The Hunger Games
(The Hunger Games trilogy, Book 1)
Fiction, YA Sci-Fi
DESCRIPTION: Panem rose from the ashes of a devastated world, a totalitarian nation built on the bones of North America. Twelve districts kneel to the might of the
Capitol, the smoking ruins of the thirteenth sufficient deterrent against rebellion. To flaunt their power over the people's lives, every year the Capitol takes two children
from each district as tributes, entering them in the live, televised bloodsport called the Hunger Games. The last tribute standing brings great wealth and prestige to their
district... while twenty-three young bodies drive home the Capitol's complete control.
In the coal mining community of District 12, young Katniss Everdeen struggles to support her mother and younger sister. Not only does she turn to poaching to put food on the
table, but she barters her own survival, trading multiple entries of her name in the Hunger Games drawings for extra rations. It's a desperate way to live, but in
District 12, desperation is the only life she knows. Even so, she never thought her name would be drawn... and it isn't. But when her younger, innocent sister Primrose's name
is called at the reaping, Katniss steps forward as a volunteer to take her place. Prim is a healer, not a killer - and, if nothing else, years of poaching have taught Katniss what it means to
kill to survive.
Torn from her poor home and thrown into the spotlight, handed over to the care of trainers and stylists and image consultants, all for the "honor" of killing - and likely dying -
on national TV, Katniss finds her hard-earned survival skills put to the ultimate test... a test made even more difficult by her fellow District 12 tribute, Peeta the baker's
son. A seemingly-sweet boy, the lone familiar face in a sea of strangers, he will soon, like every other tribute, be nothing more than a potential killer once the Games begin.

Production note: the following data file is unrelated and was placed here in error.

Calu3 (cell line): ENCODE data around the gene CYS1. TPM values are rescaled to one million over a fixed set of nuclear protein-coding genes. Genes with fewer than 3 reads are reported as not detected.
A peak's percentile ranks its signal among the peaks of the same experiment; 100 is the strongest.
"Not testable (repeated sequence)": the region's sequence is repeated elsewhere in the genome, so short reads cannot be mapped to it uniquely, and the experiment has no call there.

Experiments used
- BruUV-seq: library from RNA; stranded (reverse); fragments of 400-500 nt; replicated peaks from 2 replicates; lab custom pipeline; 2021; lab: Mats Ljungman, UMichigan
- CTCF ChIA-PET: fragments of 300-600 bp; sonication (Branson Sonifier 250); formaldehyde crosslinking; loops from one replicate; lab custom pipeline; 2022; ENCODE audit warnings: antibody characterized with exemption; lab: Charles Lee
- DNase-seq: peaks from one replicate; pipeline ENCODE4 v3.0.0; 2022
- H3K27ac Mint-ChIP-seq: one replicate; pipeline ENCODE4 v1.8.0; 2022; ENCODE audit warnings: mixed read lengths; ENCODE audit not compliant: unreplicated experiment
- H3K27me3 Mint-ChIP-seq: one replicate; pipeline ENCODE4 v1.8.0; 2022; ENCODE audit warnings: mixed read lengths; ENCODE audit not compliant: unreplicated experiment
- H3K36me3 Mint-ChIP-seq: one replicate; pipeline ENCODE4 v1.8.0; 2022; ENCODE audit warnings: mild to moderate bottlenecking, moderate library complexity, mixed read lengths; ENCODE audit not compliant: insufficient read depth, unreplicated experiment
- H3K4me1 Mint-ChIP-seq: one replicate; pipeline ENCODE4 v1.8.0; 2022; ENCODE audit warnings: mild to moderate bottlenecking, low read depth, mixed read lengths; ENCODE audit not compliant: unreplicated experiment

REVIEW: A fast-paced story, The Hunger Games deftly sketches out its grim future without sacrificing action or characters. Katniss starts out a jaded survivor,
with no room in her mind or her life for softer emotions or intrigues. Faced with the almost-incomprehensible world of the decadent Capitol and the manufactured drama of reality
TV, not to mention the cold reality of turning her bow on a human instead of a rabbit or deer, she finds she has a lot to learn, and little time to learn it. She proves a little clueless at times, but never about her own survival: rather, it's her blindness to emotions,
hers and those of others, that keeps tripping her up. Primrose seems far too angelic to live in the same world that produced Katniss, and Peeta comes across a little too
obviously, but other characters tend to reveal hidden facets under the pressure of the Games, in and out of the deadly arena. The story itself is every bit as brutal and grim
as one might expect of a world where children kill children for the entertainment (and education) of the masses. Even for the first book of a trilogy, though, I thought it
ended on an awkward note; I half-suspect that Collins never intended it to be broken into three books, and that the break was an arbitrary decision on the part of the publisher.
Overall, I enjoyed The Hunger Games. It roped me into a solid day's worth of reading. I expect I'll follow the rest of the trilogy, time and budget willing.
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